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US stocks whiplashed as banks drop on earnings results and bond yields surge

Traders have been cheered by earnings but are still concerned about inflation.

Brendan McDermid/Reuters

  • US stocks experienced a volatile trading session on Friday as bond yields surged and banks reported earnings results.
  • A big miss in December retail sales initially sent the Nasdaq lower before recovering.
  • US retail sales dropped 1.9% in December from the prior month, while economists expected a drop of only 0.1%.
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December retail sales data, a surge in bond yields, and earnings results from banks sent mixed messages to investors and led to a choppy day of trades on Friday.

US retail sales dropped 1.9% in December from the prior month, well below economists’ expectations for a decline of only 0.1%. The weak results follow November’s print of a 0.2% gain in sales. The weak sales last month came amid the Omicron surge, rising inflation, and an earlier-than-usual holiday shopping season due to logistical concerns.

Meanwhile, the 10-Year US Treasury yield surged from 1.70% to 1.78% on Friday, but tech stocks that have typically been hurt by a rise in yields led the market higher throughout the day.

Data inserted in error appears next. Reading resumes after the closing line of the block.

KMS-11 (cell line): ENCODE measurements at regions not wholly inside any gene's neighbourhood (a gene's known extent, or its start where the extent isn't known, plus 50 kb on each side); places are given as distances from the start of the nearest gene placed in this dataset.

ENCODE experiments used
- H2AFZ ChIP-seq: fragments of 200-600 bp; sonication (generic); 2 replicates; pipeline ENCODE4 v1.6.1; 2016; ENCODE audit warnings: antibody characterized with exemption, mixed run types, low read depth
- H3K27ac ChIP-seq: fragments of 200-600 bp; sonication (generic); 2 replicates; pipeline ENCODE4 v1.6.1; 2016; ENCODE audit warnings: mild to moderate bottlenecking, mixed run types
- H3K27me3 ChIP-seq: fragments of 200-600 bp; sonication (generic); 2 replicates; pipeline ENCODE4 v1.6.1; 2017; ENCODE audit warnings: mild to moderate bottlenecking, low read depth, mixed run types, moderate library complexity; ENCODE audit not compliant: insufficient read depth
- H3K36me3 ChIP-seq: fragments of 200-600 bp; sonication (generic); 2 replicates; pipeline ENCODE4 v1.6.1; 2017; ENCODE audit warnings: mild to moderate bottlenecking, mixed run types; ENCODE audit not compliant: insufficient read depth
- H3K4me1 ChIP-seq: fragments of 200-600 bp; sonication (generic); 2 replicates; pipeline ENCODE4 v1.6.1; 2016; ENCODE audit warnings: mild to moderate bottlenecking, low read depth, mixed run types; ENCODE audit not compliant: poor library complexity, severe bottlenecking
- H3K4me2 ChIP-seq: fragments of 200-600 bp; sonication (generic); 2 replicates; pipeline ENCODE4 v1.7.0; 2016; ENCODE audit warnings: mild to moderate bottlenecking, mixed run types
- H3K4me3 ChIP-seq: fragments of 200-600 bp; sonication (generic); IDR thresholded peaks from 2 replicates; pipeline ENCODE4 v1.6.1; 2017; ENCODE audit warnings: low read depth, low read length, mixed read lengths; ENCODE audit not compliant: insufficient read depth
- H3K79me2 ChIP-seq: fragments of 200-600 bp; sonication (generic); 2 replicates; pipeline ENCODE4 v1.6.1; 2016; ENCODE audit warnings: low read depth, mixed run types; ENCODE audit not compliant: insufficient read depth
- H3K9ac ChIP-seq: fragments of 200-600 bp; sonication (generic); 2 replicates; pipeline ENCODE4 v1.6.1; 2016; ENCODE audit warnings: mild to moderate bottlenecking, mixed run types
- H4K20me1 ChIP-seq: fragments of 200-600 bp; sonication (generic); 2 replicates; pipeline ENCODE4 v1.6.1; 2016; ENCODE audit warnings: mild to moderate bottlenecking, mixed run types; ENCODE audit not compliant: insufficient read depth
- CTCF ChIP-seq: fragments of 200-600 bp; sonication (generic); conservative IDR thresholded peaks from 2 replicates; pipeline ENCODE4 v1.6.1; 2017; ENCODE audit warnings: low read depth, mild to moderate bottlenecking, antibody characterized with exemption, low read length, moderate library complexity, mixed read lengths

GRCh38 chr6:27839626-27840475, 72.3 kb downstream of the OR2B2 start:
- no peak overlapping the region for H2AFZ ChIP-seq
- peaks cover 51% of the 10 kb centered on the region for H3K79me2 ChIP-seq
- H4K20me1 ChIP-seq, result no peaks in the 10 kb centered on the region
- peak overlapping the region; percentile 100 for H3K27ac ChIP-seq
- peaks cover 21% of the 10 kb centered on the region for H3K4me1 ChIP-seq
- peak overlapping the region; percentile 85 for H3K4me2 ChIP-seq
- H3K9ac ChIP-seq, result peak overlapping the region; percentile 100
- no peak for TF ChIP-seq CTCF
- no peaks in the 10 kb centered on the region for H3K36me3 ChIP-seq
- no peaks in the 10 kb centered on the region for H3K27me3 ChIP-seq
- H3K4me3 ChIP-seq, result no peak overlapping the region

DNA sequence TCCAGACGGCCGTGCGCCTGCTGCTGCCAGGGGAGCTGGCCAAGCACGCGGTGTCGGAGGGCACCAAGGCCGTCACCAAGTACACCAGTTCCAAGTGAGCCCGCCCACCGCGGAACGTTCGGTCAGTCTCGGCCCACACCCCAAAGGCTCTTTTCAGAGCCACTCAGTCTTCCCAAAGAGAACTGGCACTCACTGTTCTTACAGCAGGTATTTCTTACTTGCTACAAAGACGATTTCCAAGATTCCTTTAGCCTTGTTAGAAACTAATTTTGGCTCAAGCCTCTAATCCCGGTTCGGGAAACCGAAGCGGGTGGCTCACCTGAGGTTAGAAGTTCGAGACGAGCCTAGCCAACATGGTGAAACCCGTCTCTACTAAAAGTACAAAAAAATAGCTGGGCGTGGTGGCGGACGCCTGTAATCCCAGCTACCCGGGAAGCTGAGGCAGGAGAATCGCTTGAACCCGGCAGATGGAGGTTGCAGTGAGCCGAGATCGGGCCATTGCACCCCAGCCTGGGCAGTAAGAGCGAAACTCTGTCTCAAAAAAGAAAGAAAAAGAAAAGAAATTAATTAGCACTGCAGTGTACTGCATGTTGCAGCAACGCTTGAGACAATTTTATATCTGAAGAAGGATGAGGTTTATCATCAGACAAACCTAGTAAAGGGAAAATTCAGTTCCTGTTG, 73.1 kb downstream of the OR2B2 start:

Here’s where US indexes stood at the 4:00 p.m. ET close on Friday:

  • S&P 500: 4,662.82, up 0.08% 
  • Dow Jones Industrial Average35,911.35, down 0.56% (202.27 points)
  • Nasdaq Composite14,893.75, up 0.59% 

Banks kicked off earnings season on Friday, resulting in a 6% and 2% stock price drops for JPMorgan, and Citigroup, respectively. Wells Fargo bucked the trend and jumped 3% on Friday after it reported better-than-expected earnings results. 

The Supreme Court’s decision to strike down President Biden’s vaccine mandate for private employers led to a continued decline in COVID-19 vaccine makers Moderna and Novavax.

The bad news keeps rolling in for Peloton, which fell 4% on Friday after it was kicked out of the Nasdaq 100 Index just one year after its inclusion. The connected-fitness company has seen its stock fall 81% from its record high.

Dogecoin prices surged about 11% on Friday after Tesla CEO Elon Musk said the electric vehicle manufacturer would accept the meme-inspired cryptocurrency as a form of payment for certain merchandise.

Rio de Janeiro’s mayor is following the lead of Miami’s bitcoin-loving Francisco Suarez and will invest 1% of the city’s reserves in the cryptocurrency.

West Texas Intermediate crude oil rose as much as 2.56% to $84.22 per barrel. Brent crude, oil’s international benchmark, jumped as much as 2.33% to $86.44 per barrel.

Gold fell as much as 0.25% to $1,816.80 per ounce. The yield on the 10-year Treasury rose 8 basis points to 1.78%.

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